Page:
Creating an instance of a class just to call a method on it is wasteful so a static method makes more sense. One could argue that a static method could be put on an instance class and you'd be correct. Then you eliminate the need for the new object however what benefit do you gain from this? A static method can only access static members of a type so having any instance members on a class that has an extension method would not benefit the extension method at all. Other than for "consolidating" functionality it would gain you nothing. And because of the SRP it is generally a good idea to keep members of a type related it therefore makes sense that if you happen to need both instance and extension methods for a type then you are better off having an "instance" class with its related functionality separate from the extension type.


    Michael Taylor http://www.michaeltaylorp3.net

    • Marked as answer by Sudip_inn Friday, February 14, 2020 9:02 AM
    Wednesday, February 12, 2020 2:58 PM
    Moderator

All replies

  • This is how Microsoft designed them so that a developer can use an extension method without creating an instance of a specific class.

    See the documentation.

    If you are new to extension methods check these out.


    Please remember to mark the replies as answers if they help and unmarked them if they provide no help, this will help others who are looking for solutions to the same or similar problem. Contact via my Twitter (Karen Payne) or Facebook (Karen Payne) via my MSDN profile but will not answer coding question on either.

    NuGet BaseConnectionLibrary for database connections.

    StackOverFlow
    profile for Karen Payne on Stack Exchange


    Tuesday, February 11, 2020 7:58 PM
    Moderator
  • looking for few good reason why extension method always wrapped in static class. please explain with example.

    A static class doesn't have to be instanced, and I view an extension method in a static class as an utility method not unlike making a static utility class that I need to make that have functions that can be called from any class without having to instance the utility class.

    You instance the class, and it slows the program down. 

    Think about it....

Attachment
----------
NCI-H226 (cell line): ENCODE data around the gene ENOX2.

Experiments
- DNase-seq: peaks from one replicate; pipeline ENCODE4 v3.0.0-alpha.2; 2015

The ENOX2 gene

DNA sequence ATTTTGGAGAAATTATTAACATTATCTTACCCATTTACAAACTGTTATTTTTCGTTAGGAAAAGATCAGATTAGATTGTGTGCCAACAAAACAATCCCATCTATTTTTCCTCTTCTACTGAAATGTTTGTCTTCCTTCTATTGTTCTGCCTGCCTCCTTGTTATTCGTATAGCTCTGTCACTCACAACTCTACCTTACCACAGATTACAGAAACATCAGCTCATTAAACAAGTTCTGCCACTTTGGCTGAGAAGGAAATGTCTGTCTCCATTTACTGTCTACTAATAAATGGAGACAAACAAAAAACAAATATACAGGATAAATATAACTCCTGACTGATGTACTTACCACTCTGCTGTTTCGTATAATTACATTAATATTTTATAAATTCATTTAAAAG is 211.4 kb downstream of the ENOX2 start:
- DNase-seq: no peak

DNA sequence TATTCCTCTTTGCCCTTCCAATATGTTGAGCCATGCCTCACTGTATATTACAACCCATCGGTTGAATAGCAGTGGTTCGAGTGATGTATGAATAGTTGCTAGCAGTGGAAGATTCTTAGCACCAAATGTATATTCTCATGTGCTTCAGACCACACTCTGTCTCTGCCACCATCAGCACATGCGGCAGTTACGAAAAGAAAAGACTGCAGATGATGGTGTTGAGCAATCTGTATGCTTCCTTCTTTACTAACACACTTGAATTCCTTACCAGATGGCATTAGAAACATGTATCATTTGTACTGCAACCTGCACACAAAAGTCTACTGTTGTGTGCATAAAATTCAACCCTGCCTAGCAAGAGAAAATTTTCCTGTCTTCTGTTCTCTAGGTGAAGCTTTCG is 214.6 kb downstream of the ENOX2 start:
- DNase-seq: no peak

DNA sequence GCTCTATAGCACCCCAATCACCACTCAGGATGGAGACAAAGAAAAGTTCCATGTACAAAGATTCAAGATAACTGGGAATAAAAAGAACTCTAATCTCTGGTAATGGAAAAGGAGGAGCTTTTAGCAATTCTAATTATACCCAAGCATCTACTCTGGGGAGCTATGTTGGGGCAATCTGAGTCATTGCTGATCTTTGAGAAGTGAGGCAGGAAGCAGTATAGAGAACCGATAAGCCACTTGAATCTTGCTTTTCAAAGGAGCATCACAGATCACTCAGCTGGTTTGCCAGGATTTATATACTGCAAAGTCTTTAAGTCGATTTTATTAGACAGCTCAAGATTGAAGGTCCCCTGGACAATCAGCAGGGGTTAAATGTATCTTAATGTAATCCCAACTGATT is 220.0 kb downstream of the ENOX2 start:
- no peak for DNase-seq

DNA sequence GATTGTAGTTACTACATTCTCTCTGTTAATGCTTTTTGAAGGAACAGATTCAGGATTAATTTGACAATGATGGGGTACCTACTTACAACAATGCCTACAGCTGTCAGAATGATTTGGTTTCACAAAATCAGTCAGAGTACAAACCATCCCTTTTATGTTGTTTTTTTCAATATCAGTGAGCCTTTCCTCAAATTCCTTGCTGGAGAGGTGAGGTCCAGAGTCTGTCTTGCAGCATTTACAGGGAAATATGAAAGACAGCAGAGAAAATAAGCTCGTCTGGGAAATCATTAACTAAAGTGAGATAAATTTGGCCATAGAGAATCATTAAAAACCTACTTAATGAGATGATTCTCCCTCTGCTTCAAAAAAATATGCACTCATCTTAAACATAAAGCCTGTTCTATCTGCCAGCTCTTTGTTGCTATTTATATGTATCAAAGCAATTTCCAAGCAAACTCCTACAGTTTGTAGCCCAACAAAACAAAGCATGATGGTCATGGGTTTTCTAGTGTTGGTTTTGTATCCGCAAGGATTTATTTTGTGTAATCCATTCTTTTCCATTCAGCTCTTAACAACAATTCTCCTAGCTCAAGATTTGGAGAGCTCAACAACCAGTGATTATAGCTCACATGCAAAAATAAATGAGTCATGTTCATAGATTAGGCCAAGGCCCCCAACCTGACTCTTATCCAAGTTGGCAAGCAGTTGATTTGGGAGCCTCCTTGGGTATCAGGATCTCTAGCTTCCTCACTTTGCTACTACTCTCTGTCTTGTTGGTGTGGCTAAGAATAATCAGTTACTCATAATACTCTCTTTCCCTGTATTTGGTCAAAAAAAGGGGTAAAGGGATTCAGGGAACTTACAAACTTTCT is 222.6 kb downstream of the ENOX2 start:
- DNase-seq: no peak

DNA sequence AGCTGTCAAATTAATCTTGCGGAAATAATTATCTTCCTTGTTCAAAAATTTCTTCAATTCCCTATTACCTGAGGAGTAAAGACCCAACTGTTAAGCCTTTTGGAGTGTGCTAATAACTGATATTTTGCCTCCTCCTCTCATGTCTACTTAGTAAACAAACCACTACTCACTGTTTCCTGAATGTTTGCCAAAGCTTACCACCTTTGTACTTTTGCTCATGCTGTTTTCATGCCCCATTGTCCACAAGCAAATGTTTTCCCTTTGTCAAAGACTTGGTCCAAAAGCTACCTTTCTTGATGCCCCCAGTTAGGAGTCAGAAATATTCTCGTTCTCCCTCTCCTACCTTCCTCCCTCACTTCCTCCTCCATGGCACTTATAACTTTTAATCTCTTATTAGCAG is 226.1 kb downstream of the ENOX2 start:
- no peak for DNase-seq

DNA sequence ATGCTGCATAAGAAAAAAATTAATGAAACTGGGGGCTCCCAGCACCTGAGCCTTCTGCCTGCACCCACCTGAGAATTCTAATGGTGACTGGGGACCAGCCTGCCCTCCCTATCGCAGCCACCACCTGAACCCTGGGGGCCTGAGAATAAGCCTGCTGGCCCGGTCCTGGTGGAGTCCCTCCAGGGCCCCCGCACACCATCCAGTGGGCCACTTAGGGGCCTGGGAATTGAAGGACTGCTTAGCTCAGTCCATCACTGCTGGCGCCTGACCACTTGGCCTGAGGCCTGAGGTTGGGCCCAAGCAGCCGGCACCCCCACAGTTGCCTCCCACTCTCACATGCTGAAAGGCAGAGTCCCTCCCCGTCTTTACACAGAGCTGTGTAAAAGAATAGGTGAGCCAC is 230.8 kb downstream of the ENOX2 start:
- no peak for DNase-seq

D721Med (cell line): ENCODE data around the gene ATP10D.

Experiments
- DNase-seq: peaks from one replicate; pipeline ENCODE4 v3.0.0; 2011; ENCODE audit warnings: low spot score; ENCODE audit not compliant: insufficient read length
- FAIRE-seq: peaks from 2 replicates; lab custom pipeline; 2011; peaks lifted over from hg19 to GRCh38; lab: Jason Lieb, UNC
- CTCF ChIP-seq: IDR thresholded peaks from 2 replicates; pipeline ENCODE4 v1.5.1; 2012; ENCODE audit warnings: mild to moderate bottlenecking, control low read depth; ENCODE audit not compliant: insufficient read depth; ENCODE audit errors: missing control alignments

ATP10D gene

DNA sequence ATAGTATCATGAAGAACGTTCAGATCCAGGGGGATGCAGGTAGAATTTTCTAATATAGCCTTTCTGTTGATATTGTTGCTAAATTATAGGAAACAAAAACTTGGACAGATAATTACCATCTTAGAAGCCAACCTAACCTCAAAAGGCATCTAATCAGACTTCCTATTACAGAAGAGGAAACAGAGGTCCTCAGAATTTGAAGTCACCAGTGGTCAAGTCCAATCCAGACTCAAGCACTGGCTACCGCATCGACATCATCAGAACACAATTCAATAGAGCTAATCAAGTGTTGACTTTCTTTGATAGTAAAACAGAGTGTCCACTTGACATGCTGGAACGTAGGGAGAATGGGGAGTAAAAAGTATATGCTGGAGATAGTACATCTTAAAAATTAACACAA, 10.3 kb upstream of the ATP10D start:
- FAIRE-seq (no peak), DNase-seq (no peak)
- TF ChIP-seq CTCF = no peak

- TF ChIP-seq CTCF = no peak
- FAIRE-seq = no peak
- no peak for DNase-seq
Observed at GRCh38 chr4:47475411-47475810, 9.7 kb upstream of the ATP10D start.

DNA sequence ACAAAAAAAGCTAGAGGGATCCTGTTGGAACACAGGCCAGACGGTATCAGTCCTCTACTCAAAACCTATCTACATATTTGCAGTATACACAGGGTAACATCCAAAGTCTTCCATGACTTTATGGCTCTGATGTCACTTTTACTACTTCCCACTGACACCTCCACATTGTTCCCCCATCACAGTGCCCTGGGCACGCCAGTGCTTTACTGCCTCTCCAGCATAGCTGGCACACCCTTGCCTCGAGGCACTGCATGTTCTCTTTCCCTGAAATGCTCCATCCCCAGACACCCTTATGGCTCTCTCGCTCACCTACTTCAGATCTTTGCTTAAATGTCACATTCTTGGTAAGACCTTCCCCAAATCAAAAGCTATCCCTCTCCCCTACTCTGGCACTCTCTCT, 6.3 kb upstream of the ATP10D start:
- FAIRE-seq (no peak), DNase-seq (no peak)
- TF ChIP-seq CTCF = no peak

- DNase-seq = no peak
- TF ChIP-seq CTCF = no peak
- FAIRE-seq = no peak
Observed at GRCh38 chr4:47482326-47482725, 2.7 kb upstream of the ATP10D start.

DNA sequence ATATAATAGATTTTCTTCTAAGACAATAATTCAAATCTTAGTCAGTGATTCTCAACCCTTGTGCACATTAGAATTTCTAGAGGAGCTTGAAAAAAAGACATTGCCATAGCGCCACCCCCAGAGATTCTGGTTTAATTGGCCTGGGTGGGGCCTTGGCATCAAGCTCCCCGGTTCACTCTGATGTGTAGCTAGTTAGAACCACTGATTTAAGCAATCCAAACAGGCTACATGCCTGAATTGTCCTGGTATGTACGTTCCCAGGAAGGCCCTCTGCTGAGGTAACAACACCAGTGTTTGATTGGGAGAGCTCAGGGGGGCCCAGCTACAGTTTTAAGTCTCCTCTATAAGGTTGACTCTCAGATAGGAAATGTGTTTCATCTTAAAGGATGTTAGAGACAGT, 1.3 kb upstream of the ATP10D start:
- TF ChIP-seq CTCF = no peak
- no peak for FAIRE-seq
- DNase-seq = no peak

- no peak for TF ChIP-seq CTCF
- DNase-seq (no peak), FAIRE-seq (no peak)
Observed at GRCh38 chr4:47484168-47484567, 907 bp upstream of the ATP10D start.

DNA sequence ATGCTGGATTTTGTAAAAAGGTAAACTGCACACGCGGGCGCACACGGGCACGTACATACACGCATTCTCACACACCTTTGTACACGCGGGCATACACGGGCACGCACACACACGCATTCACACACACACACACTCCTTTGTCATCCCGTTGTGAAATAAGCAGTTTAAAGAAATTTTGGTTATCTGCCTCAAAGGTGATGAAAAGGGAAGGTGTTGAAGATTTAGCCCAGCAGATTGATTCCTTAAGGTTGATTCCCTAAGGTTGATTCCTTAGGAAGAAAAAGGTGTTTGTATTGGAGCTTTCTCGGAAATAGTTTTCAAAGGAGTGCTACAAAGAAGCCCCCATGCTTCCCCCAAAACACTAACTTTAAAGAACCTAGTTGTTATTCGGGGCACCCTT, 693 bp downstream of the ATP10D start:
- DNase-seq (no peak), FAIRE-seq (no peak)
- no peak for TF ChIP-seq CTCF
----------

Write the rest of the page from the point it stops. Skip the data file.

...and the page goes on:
• Marked as answer by Sudip_inn Friday, February 14, 2020 9:02 AM
    Tuesday, February 11, 2020 8:03 PM
  • Hi Sudip_inn,

    Thank you for posting here.

    Generally speaking, extension methods are functional codes. It doesn't make much sense on its own, it must rely on certain types of objects, it's just a tool.

    Moreover, a class that contains extension methods will not usually have only one extension method.

    Think about it, if there is a class with 1000 extension methods, and we want to use one of them, if this class is an ordinary class, we must create this complex and huge class for this method, which will certainly affect efficiency to a certain extent and cause memory space waste.

    Best Regards,

    Timon


    MSDN Community Support
    Please remember to click "Mark as Answer" the responses that resolved your issue, and to click "Unmark as Answer" if not. This can be beneficial to other community members reading this thread. If you have any compliments or complaints to MSDN Support, feel free to contact MSDNFSF@microsoft.com.

    • Marked as answer by Sudip_inn Friday, February 14, 2020 9:02 AM
    Wednesday, February 12, 2020 2:02 AM
  • To know more about extension methods in c# refer following article.

    https://www.tutlane.com/tutorial/csharp/csharp-extension-methods

    • Marked as answer by Sudip_inn Friday, February 14, 2020 9:02 AM
    Wednesday, February 12, 2020 11:40 AM
  • looking for few good reason why extension method always wrapped in static class. please explain with example.

    Let me try to explain it with an example.

    What you are trying to accomplish with the extension method is this:

    var myObject = new MyClass();
    var result = myObject.MyMethod();

    That is, you want to invoke MyMethod on an object, where MyMethod is not in MyClass. Of course, you can write MyMethod inside MyClass and this would work and it would not be in a static class. But then it would be a normal method, not an extension method. The idea of the extension method is that it is written outside the class to which it applies.

    Now, suppose that it was written as non-static. Then, in order to execute it, you would need to create an instance of the class that contains it. But given the way in which we invoke the method:

    myObject.MyMethod()

    , there is no opportunity to indicate the instance. So we cannot use this particular syntax to indicate the instance. of course you can instance the class and call the method in a different way: myInstance.MyMethod(myObject), but then it is no longer an extension method, we are once again using a plain ordinary method.

    • Marked as answer by Sudip_inn Friday, February 14, 2020 9:02 AM
    Wednesday, February 12, 2020 12:10 PM
    Moderator
  • A couple of reasons were mentioned when the concept was introduced and they all were wrapped around compile and runtime performance.

    Compile time - extension methods look just like instance methods so when you call a method on a member the compiler first checks for the member on the type (and its base types). If it doesn't find it then it has to start looking for extension methods. Looking at all available types and then looking at all the methods on each type would be a time consuming process during compilation. Therefore the compiler follows a narrowed down set of rules starting with only public/internal classes that are static. This eliminates a significant portion of the types it would otherwise have to look at.

    Runtime - an extension method call is converted to the static method equivalent by the compiler.

    public static class SomeExtensions
    {
       public static void Foo ( this string source ) { }
    }
    
    "Hello".Foo();
    
    //Rewritten as
    SomeExtensions.Foo("Hello");